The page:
Since no American sport has promotion/relegation, and there isn’t the same level of economic disparity between teams in our top sports leagues, I’ve struggled to find an analogy that speaks to the non-soccer fan. Maybe if the Toledo Mud Hens were somehow promoted to Major League Baseball and beat the Yankees in the World Series, that might be comparable. Though instead of the Toledo Mud Hens, it’s more like the Bad News Bears.
How Could This Happen?
So how did this poor little team from the English Midlands manage to lift itself from 14th place last season and find itself on the verge of winning the Premier League this season? How do you beat 5,000-1 odds?
Leicester City didn’t bring in any big-name players. Their team doesn’t have any of the big-name superstars you might recognize. No, their team is comprised of rejects from other teams – passed over for being not good enough – and players plucked from relative obscurity in other leagues and lower divisions. Most of them weren’t even considered good enough to play for their country’s national team (until now, it seems).
For example, one of Leicester City’s stars this season, English striker Jamie Vardy, was working in a factory a few years ago and only played semi-professional soccer. Another standout, French midfielder N’Golo Kanté, was playing in the third division in France. And Algerian winger Riyad Mahrez, who is favored to be named the Premier League’s Player of the Year this season, was wallowing in the French fourth division.
Leicester City did get a new coach at the start of the season: Italian Claudio Ranieri. But he’s far from a proven winner. In fact, he’s never won a top-flight title. And the journeyman has been sacked so many times that he’s managed 16 different teams in his 30-year career. When he was signed by Leicester City, his instructions were to avoid relegation – expectations that seemed daunting at the time – not to win the title.
The Ghost Of Richard III
Which leaves us with only one possible explanation, and it’s one favored by many in Leicester, the most diverse city in England outside of London. In 2012, archeologists from Leicester University dug up a parking lot in the city to unearth the remains of Richard III (“Now is the winter of our discontent…”), who was killed in battle near there back in 1485.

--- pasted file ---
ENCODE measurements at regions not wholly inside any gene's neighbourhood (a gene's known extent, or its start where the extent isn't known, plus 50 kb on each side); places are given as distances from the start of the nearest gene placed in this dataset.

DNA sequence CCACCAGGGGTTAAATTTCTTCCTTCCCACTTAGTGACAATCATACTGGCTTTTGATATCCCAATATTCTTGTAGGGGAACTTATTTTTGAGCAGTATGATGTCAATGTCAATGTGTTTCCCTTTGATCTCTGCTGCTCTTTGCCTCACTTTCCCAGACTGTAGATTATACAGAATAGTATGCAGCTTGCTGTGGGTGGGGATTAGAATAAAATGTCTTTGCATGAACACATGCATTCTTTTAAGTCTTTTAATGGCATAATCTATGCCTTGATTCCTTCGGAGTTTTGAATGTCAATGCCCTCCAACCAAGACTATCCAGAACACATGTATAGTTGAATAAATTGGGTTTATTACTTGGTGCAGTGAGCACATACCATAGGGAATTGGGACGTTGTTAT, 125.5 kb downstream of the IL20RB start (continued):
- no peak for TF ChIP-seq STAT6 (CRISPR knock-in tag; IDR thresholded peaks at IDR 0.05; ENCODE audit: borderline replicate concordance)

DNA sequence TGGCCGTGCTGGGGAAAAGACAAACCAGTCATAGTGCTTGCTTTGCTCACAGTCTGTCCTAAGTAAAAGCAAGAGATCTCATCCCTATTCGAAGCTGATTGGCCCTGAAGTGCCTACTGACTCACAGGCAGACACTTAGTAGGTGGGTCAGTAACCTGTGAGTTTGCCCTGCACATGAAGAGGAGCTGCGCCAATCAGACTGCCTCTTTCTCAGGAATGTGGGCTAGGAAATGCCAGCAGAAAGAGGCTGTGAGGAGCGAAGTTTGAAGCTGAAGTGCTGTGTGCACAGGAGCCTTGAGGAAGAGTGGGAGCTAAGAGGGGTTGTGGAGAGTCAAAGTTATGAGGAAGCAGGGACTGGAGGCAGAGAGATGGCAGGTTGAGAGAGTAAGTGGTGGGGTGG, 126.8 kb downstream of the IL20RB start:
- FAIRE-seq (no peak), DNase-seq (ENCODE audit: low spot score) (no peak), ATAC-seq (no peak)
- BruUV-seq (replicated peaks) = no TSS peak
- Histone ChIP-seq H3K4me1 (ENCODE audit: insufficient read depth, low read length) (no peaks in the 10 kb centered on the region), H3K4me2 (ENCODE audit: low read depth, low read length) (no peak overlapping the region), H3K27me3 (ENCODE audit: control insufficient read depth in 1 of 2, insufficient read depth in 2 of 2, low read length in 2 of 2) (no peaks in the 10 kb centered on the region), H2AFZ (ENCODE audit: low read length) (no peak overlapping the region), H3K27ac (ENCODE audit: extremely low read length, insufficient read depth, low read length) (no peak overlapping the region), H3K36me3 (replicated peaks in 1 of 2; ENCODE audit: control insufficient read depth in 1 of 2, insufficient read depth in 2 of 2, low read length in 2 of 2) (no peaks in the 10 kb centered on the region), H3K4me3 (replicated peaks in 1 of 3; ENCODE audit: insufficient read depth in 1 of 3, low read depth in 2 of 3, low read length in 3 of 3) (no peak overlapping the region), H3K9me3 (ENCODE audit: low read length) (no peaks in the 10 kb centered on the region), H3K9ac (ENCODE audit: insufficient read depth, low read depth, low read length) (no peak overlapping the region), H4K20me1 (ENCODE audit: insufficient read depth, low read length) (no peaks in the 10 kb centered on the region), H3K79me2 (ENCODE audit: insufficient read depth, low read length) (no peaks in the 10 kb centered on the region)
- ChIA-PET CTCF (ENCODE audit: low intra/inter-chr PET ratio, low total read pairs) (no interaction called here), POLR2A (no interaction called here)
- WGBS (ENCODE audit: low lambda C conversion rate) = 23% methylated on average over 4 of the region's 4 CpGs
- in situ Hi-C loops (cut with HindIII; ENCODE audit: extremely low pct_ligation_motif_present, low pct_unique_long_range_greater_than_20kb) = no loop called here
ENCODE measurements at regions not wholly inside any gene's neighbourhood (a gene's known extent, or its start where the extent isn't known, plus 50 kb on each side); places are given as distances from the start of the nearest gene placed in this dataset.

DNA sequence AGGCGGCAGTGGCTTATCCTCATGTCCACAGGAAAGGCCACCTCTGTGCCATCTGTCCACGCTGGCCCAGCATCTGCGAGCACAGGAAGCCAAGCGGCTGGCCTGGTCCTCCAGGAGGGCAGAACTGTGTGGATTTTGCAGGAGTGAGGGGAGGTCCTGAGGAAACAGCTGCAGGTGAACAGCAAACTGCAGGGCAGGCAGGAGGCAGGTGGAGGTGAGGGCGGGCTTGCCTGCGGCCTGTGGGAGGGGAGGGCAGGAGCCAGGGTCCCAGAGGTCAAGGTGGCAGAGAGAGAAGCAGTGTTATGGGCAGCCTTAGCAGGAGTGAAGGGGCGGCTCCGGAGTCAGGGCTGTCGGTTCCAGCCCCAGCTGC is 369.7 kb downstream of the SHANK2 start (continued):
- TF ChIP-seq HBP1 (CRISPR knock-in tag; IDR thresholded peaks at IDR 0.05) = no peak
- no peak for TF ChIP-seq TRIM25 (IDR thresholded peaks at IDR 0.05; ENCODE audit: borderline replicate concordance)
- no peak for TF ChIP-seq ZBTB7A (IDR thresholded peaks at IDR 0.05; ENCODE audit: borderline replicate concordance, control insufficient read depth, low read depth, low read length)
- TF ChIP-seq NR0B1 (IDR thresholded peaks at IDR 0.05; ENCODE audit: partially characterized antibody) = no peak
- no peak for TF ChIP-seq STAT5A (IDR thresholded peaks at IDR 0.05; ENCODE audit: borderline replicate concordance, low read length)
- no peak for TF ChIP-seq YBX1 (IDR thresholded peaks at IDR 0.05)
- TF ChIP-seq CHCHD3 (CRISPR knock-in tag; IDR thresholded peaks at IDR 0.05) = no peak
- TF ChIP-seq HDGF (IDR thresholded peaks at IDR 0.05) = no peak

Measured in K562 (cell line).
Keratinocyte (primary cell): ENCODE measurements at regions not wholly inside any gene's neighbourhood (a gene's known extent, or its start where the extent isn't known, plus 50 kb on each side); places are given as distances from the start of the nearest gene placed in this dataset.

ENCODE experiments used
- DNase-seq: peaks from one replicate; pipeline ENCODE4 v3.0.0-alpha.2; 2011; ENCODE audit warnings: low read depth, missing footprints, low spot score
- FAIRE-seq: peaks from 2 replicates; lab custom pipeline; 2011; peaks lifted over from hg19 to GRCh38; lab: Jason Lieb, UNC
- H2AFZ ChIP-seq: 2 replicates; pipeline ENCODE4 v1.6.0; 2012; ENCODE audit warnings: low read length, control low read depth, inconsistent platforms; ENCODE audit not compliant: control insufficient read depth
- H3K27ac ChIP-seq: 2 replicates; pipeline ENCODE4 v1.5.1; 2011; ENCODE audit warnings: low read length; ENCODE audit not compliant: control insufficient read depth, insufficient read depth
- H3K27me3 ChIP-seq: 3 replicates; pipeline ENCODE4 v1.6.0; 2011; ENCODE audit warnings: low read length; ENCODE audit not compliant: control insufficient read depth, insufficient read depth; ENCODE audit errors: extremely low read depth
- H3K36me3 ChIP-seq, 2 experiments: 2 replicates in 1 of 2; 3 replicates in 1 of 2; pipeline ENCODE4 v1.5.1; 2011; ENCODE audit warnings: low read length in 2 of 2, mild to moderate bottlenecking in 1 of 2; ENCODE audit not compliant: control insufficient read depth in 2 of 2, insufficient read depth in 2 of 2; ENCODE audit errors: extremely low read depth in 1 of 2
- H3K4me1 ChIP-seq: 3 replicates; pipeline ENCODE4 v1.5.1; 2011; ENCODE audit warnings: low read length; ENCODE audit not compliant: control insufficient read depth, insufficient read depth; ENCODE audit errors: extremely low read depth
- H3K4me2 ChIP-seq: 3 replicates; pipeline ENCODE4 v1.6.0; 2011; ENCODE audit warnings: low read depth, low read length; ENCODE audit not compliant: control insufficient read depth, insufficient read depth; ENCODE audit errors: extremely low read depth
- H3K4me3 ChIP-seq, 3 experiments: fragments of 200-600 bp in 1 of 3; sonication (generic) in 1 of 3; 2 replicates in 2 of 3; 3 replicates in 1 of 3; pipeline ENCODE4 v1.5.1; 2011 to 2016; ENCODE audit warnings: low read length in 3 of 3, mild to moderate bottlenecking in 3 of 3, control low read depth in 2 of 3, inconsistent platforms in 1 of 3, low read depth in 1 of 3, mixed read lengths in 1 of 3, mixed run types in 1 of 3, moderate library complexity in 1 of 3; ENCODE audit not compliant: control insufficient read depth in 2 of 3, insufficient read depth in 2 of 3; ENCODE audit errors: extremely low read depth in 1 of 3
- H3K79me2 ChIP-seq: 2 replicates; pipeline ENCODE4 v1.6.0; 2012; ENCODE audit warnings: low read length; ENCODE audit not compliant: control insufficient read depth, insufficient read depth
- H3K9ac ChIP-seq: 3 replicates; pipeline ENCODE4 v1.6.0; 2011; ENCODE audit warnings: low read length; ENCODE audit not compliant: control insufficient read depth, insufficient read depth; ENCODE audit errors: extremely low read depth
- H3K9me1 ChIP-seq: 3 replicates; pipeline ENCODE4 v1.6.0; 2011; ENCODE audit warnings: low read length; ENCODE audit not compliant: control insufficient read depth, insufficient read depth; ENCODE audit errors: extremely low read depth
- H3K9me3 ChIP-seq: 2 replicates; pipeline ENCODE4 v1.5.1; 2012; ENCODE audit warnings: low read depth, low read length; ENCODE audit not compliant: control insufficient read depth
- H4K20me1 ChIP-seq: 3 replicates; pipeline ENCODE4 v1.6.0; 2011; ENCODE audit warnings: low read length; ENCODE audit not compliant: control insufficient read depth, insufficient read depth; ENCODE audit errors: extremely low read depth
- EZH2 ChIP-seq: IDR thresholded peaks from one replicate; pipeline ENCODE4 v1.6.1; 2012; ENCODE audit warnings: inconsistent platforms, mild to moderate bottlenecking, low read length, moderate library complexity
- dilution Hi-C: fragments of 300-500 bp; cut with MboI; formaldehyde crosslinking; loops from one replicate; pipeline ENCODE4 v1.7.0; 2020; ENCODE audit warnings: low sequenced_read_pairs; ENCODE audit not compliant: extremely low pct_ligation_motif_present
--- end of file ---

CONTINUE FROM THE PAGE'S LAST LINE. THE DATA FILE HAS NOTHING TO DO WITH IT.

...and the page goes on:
In March 2015, the remains of King Richard III were ceremonially reburied in a local Leicester church. At that point in the season, Leicester City had 4 wins, 7 draws, and 18 losses – sitting in last place in the league. After the reburial of Richard III, however, they went on to win 7, draw 1, and lose 1 to avoid relegation that season.
And they haven’t stopped winning ever since. Of the 42 games since Richard III was laid to rest, Leicester City has enjoyed 28 wins, 10 draws, and 4 losses. And they are five games away from winning their first ever Premier League title.
It’s Not Too Late To Tune In
On Sunday morning, you can watch Leicester City as they face West Ham, a London team that currently sits in sixth place and are fighting to secure one of the coveted berths in the Pan-European leagues next season. To find the times and channels for this and the rest of Leicester City’s games, you can check Fox Soccer’s weekly online schedule.
[In the interest of full disclosure, I follow Arsenal in the Premier League. The team led the league at the Christmas break, only to do what Arsenal usually do…which is fall apart towards the very end. They currently sit in third place, with the hope of winning the title now as remote as Leicester City’s was at the start of the season. However, I do take a little comfort in knowing that Arsenal handed Leicester City two of its three losses thus far this season.]